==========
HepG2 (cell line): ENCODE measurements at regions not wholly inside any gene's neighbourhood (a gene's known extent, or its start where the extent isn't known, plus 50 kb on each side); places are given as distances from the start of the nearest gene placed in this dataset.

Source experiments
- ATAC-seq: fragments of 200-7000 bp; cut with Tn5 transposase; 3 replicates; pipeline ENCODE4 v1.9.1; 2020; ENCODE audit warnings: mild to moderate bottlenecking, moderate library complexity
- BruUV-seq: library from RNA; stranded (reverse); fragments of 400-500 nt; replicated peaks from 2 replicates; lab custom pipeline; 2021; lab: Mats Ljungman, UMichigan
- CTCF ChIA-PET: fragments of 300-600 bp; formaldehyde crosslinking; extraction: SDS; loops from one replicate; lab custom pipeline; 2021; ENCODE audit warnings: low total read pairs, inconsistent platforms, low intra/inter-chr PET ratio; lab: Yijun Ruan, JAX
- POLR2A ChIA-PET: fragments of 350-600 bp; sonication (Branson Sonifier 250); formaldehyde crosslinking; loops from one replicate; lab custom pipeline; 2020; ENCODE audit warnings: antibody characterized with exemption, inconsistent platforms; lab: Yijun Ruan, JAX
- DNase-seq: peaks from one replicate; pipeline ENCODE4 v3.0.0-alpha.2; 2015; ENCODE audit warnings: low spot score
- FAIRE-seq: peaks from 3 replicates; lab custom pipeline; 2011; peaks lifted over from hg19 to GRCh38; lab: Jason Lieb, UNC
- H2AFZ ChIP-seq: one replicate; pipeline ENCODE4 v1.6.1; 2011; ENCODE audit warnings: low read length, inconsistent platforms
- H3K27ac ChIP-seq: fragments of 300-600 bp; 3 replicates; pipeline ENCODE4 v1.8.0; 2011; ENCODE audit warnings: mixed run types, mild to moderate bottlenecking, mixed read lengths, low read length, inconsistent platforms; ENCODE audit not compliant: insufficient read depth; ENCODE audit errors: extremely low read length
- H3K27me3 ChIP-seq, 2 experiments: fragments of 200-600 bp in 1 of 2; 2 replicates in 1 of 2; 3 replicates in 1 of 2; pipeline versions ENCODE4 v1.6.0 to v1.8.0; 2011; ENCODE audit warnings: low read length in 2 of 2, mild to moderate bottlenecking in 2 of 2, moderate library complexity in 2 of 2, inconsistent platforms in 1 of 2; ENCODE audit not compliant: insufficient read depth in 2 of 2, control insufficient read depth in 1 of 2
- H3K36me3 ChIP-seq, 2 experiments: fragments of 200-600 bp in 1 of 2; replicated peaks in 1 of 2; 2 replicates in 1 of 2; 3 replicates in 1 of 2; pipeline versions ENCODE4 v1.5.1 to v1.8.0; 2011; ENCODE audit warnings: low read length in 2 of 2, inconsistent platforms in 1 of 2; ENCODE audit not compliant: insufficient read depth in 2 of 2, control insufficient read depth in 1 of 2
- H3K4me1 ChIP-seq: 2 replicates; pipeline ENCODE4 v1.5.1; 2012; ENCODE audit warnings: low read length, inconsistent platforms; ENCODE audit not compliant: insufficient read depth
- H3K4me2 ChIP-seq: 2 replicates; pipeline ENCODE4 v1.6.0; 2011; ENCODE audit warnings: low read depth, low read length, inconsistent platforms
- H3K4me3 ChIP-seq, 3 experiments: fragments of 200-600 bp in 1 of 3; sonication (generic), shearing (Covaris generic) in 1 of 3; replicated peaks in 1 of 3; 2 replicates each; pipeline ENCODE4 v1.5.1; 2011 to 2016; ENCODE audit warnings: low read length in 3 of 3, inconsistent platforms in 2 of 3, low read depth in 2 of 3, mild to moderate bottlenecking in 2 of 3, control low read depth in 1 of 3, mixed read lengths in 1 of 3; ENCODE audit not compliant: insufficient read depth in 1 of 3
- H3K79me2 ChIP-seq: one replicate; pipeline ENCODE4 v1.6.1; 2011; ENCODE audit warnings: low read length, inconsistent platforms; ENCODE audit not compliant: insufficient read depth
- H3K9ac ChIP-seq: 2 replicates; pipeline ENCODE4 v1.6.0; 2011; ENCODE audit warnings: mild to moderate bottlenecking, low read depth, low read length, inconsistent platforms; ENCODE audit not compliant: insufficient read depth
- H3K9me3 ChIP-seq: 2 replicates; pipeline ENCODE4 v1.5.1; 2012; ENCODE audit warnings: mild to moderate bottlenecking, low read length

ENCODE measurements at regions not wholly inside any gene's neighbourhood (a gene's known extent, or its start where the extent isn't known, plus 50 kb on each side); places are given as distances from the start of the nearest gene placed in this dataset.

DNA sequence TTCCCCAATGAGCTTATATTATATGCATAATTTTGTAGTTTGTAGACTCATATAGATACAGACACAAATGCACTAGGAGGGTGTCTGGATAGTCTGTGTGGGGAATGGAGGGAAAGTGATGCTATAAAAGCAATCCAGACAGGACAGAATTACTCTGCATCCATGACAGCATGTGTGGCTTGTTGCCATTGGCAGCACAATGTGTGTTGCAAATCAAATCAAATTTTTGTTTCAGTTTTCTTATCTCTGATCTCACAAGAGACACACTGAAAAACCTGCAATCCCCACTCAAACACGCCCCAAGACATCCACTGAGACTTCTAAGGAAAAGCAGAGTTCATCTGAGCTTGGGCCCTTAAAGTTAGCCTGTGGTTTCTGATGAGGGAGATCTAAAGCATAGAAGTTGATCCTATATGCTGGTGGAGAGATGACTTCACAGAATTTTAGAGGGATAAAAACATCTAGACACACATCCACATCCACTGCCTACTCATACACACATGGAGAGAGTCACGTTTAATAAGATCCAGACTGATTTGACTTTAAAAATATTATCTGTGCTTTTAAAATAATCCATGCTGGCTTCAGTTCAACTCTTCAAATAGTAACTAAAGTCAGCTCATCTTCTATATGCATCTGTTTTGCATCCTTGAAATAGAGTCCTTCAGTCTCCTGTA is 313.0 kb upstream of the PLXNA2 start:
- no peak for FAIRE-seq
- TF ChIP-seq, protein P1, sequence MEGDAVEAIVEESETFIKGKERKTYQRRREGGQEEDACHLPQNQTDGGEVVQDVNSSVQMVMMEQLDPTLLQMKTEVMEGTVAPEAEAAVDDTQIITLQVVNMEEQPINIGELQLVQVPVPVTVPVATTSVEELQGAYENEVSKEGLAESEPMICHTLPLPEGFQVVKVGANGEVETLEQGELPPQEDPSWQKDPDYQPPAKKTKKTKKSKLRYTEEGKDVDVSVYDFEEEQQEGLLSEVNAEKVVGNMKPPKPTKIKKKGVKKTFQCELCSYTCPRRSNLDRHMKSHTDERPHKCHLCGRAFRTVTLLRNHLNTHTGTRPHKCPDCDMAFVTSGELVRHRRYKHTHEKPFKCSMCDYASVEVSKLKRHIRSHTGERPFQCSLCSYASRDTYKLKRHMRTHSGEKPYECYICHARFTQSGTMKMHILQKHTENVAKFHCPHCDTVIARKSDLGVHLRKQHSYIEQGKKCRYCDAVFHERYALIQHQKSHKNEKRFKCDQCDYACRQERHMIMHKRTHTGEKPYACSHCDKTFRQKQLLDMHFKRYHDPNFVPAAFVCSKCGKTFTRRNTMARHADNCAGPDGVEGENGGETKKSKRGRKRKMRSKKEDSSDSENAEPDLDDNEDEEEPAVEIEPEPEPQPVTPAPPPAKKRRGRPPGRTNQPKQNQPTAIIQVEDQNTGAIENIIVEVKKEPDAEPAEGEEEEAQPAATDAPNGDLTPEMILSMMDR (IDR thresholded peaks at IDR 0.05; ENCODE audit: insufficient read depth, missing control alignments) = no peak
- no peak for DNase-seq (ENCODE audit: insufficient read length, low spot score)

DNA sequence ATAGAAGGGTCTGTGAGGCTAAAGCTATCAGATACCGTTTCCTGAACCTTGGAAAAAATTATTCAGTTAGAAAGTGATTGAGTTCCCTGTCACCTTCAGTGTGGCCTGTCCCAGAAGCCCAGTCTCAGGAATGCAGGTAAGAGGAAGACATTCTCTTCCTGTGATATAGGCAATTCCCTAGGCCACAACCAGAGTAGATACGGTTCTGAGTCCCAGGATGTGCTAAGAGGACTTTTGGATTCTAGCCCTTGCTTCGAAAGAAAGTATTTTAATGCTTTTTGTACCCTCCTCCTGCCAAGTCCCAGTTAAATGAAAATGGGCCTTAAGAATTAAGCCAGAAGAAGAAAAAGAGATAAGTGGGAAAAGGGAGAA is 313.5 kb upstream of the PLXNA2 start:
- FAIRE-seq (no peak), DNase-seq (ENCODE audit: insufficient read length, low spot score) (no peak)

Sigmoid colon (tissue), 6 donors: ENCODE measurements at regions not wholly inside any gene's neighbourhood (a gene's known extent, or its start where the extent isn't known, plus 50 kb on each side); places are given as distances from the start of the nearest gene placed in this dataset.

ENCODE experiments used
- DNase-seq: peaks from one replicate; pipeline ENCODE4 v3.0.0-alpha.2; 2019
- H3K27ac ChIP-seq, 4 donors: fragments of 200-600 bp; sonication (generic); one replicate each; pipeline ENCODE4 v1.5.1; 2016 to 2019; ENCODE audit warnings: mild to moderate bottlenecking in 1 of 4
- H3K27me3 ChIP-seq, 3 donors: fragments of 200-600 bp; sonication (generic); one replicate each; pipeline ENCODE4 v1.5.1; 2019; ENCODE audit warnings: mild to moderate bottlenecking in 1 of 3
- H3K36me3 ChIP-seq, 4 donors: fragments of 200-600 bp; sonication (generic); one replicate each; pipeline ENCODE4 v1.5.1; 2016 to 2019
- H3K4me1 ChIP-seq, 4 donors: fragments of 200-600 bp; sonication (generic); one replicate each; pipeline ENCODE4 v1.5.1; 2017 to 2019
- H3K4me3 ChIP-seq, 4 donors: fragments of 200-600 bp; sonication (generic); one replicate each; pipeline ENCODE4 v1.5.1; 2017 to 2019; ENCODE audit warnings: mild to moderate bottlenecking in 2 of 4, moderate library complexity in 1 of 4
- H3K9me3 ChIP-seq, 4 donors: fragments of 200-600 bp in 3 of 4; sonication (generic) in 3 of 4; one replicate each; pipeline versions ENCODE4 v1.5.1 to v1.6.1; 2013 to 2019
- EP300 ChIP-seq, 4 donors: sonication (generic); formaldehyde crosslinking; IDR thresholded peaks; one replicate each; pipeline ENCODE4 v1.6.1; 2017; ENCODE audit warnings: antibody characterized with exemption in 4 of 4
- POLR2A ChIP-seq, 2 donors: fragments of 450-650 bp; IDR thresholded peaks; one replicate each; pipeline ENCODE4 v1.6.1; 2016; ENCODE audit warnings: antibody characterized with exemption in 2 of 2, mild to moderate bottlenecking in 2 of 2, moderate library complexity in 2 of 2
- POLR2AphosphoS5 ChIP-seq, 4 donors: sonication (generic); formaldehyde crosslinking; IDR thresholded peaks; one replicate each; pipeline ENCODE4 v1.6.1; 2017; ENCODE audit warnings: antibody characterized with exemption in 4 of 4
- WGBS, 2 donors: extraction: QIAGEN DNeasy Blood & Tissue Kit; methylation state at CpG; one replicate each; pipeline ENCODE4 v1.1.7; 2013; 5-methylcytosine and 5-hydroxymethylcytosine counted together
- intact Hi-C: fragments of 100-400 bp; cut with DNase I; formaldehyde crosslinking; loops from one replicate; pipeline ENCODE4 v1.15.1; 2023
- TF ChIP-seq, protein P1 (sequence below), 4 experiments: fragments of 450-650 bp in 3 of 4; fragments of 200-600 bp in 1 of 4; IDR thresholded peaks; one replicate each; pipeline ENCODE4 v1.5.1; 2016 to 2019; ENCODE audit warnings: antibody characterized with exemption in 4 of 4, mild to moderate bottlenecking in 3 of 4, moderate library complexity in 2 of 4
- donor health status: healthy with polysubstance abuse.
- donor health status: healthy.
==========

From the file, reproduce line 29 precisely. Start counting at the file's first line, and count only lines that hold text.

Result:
- H3K27ac ChIP-seq, 4 donors: fragments of 200-600 bp; sonication (generic); one replicate each; pipeline ENCODE4 v1.5.1; 2016 to 2019; ENCODE audit warnings: mild to moderate bottlenecking in 1 of 4